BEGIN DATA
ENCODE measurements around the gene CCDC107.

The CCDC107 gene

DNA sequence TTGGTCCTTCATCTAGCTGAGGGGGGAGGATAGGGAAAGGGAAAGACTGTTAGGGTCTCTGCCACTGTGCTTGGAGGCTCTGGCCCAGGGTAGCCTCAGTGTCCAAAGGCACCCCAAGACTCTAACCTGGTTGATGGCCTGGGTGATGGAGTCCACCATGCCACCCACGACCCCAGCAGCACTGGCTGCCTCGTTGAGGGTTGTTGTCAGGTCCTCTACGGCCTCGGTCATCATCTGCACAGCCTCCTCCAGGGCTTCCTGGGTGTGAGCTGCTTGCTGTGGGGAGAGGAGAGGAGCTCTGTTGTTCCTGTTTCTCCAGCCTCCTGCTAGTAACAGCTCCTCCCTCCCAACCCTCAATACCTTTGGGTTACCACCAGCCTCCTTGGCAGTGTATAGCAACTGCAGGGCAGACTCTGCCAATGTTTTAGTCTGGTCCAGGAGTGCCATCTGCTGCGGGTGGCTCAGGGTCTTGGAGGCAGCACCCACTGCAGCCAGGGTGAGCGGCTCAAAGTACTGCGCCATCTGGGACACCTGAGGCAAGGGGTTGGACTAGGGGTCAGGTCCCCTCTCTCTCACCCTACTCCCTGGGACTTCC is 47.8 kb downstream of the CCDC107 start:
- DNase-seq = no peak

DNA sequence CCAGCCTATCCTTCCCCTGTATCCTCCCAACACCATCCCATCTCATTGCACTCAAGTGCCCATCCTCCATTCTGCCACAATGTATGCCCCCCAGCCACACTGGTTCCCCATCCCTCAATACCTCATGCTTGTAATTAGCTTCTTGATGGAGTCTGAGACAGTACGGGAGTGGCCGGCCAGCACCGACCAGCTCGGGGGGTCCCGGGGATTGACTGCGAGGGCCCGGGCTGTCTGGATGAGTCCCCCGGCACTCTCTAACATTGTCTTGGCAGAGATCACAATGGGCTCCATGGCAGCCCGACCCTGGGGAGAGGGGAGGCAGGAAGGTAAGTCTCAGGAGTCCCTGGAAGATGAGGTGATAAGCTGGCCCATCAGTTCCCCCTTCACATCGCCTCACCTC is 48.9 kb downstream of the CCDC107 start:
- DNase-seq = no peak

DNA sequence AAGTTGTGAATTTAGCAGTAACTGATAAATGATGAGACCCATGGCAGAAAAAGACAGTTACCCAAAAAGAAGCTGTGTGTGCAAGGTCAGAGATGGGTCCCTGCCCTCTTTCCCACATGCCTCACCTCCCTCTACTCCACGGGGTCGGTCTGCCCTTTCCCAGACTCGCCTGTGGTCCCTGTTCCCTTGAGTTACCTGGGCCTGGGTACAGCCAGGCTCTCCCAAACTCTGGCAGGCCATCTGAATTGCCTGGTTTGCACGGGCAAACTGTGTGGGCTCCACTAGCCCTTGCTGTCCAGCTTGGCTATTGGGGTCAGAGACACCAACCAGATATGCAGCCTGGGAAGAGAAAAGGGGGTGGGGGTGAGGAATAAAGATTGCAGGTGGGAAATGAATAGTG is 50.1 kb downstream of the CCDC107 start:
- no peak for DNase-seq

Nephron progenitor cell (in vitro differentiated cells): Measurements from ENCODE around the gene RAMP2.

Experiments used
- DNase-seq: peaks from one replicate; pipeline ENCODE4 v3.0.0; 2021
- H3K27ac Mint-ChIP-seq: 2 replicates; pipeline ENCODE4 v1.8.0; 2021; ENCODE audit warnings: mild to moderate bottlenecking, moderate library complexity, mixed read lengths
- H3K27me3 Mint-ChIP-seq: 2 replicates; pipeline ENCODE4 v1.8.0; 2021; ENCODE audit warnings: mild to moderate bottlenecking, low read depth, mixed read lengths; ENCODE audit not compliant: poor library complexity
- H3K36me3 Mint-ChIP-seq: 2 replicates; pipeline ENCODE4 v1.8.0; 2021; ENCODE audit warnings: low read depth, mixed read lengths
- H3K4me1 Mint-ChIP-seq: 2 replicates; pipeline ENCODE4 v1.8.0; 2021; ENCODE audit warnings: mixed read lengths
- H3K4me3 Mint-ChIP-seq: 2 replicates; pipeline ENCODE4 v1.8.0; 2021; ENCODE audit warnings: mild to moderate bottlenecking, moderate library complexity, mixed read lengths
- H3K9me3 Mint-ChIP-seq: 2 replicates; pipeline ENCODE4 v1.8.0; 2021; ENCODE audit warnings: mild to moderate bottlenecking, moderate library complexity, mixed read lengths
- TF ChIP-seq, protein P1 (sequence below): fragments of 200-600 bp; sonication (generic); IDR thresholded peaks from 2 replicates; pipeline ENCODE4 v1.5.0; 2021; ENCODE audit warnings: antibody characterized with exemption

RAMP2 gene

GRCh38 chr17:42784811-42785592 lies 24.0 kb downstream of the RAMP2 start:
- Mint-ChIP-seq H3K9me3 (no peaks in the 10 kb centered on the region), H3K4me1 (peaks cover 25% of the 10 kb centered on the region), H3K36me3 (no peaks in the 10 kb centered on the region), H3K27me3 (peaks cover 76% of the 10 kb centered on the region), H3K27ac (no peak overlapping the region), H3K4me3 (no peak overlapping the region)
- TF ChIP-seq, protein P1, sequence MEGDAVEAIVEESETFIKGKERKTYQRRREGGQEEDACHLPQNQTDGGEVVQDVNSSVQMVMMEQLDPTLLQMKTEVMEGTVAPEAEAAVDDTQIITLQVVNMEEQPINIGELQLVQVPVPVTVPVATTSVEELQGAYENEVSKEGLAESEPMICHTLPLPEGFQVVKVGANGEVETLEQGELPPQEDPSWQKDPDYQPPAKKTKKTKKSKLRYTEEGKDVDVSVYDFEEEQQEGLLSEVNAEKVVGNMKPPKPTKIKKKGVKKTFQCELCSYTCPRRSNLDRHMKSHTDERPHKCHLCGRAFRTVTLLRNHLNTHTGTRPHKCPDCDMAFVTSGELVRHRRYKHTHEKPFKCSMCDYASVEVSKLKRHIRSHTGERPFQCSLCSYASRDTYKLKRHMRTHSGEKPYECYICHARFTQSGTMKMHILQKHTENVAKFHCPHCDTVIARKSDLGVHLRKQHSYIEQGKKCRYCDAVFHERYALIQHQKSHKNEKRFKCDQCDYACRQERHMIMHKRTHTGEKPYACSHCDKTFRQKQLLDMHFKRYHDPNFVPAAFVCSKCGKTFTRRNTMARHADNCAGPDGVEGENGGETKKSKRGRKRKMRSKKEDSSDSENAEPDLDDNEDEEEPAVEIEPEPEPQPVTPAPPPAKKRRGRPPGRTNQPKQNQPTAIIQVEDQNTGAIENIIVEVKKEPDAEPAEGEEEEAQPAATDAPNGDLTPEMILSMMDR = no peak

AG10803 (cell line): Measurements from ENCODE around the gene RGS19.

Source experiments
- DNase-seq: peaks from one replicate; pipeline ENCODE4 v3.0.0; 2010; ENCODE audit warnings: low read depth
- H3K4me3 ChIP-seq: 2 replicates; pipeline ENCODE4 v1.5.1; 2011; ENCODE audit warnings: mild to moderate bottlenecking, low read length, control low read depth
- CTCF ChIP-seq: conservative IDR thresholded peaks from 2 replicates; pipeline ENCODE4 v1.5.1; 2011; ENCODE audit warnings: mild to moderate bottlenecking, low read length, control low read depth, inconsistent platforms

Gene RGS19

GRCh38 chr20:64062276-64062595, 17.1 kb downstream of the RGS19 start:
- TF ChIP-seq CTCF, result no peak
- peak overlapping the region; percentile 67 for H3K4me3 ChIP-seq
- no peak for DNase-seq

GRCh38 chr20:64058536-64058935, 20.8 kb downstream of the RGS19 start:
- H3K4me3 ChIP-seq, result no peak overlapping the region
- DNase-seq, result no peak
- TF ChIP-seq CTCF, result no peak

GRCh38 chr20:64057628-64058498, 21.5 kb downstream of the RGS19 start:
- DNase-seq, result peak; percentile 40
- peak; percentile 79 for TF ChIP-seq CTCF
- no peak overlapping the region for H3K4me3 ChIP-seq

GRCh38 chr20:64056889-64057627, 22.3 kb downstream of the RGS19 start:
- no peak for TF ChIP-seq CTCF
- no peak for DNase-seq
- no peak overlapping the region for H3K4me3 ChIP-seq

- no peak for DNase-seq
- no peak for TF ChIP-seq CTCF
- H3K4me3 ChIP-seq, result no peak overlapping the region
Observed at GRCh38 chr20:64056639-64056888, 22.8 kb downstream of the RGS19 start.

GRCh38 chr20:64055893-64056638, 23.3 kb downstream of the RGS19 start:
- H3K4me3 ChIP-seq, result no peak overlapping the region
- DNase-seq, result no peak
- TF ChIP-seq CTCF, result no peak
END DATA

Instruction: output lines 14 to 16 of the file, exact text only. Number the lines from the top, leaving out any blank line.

- H3K36me3 Mint-ChIP-seq: 2 replicates; pipeline ENCODE4 v1.8.0; 2021; ENCODE audit warnings: low read depth, mixed read lengths
- H3K4me1 Mint-ChIP-seq: 2 replicates; pipeline ENCODE4 v1.8.0; 2021; ENCODE audit warnings: mixed read lengths
- H3K4me3 Mint-ChIP-seq: 2 replicates; pipeline ENCODE4 v1.8.0; 2021; ENCODE audit warnings: mild to moderate bottlenecking, moderate library complexity, mixed read lengths